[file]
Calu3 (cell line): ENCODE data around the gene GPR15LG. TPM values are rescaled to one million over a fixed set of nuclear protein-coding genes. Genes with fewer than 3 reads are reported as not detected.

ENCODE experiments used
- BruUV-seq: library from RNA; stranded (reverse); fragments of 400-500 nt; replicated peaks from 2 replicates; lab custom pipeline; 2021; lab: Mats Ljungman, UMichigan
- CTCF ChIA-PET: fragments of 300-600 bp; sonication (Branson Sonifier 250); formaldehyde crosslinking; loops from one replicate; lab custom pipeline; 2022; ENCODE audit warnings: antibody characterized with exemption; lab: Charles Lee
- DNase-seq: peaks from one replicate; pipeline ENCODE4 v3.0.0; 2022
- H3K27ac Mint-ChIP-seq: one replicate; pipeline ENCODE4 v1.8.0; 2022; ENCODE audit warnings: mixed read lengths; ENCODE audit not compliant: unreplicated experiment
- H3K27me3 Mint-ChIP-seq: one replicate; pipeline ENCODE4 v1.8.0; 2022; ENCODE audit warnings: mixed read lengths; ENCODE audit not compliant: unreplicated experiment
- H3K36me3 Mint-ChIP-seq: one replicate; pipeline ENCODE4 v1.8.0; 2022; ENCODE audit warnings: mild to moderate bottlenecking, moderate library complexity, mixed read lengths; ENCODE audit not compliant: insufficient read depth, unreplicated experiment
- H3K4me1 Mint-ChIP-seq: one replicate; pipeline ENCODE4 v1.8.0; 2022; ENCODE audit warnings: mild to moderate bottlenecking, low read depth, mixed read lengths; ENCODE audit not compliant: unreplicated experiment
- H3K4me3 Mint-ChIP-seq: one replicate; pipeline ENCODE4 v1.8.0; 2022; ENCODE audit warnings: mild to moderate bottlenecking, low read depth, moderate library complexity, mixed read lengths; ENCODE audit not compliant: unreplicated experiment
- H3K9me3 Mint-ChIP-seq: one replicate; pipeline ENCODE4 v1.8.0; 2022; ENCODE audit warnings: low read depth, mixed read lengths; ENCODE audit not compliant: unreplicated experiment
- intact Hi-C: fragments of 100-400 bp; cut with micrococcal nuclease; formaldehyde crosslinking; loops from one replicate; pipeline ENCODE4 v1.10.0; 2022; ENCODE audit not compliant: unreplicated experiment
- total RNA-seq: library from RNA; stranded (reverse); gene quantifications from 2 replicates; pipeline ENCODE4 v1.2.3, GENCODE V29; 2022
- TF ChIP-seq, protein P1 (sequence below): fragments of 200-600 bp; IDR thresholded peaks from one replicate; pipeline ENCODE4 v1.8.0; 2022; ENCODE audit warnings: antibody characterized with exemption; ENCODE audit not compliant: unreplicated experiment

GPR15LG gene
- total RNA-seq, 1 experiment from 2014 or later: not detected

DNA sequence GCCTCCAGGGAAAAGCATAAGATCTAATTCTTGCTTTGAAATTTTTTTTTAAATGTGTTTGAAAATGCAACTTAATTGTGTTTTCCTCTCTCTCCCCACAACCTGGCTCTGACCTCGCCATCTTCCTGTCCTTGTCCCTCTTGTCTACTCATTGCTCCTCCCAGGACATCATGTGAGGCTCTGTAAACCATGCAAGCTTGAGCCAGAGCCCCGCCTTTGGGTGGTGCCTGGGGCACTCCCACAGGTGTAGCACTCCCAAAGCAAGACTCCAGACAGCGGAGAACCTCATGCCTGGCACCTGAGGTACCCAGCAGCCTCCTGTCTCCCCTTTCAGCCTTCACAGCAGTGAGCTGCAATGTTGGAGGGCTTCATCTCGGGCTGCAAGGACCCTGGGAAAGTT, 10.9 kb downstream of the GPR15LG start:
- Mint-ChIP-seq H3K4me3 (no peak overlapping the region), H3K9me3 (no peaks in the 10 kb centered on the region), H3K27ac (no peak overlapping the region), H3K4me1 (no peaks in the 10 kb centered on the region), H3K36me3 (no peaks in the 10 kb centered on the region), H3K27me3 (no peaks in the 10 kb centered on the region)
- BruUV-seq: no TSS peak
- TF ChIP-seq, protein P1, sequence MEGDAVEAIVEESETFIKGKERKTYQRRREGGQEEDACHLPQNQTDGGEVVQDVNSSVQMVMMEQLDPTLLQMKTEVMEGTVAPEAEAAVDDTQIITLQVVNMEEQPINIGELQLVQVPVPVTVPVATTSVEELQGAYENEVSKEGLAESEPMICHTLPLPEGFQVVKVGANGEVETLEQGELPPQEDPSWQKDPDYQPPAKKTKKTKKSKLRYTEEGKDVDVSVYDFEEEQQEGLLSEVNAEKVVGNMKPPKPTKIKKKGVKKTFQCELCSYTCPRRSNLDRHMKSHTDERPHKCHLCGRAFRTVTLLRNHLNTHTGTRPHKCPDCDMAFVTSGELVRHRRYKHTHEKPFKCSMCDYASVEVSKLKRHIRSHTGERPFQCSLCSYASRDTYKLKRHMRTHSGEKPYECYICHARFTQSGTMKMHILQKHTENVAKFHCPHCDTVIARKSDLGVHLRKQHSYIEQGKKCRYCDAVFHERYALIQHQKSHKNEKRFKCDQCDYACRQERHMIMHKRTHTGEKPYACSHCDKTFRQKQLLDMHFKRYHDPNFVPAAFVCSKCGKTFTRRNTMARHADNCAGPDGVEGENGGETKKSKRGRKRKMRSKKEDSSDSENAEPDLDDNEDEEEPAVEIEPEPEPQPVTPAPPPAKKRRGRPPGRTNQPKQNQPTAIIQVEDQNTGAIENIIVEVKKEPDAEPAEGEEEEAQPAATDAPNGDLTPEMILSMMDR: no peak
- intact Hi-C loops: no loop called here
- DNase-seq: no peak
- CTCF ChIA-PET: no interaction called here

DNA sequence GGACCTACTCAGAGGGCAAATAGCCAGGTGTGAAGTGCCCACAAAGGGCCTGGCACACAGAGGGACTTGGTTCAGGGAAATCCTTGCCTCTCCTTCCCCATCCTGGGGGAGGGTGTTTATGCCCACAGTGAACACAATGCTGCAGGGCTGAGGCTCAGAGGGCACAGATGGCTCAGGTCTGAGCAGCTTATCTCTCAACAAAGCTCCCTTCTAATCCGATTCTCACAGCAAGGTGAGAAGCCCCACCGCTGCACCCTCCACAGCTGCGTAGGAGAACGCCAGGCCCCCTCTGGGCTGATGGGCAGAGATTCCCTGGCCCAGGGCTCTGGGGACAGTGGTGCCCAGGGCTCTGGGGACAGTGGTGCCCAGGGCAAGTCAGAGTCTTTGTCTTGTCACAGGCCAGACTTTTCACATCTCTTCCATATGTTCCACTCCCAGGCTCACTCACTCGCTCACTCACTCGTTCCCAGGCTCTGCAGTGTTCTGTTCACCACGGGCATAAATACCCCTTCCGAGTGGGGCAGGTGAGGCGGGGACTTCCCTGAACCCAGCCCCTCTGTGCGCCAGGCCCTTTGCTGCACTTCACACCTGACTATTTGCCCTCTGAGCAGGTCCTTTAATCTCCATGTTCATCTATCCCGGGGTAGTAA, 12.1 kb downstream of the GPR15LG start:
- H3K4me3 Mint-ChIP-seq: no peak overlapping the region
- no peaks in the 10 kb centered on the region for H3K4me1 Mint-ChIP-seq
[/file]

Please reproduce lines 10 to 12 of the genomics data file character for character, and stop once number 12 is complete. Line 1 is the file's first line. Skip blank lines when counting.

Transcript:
- H3K4me3 Mint-ChIP-seq: one replicate; pipeline ENCODE4 v1.8.0; 2022; ENCODE audit warnings: mild to moderate bottlenecking, low read depth, moderate library complexity, mixed read lengths; ENCODE audit not compliant: unreplicated experiment
- H3K9me3 Mint-ChIP-seq: one replicate; pipeline ENCODE4 v1.8.0; 2022; ENCODE audit warnings: low read depth, mixed read lengths; ENCODE audit not compliant: unreplicated experiment
- intact Hi-C: fragments of 100-400 bp; cut with micrococcal nuclease; formaldehyde crosslinking; loops from one replicate; pipeline ENCODE4 v1.10.0; 2022; ENCODE audit not compliant: unreplicated experiment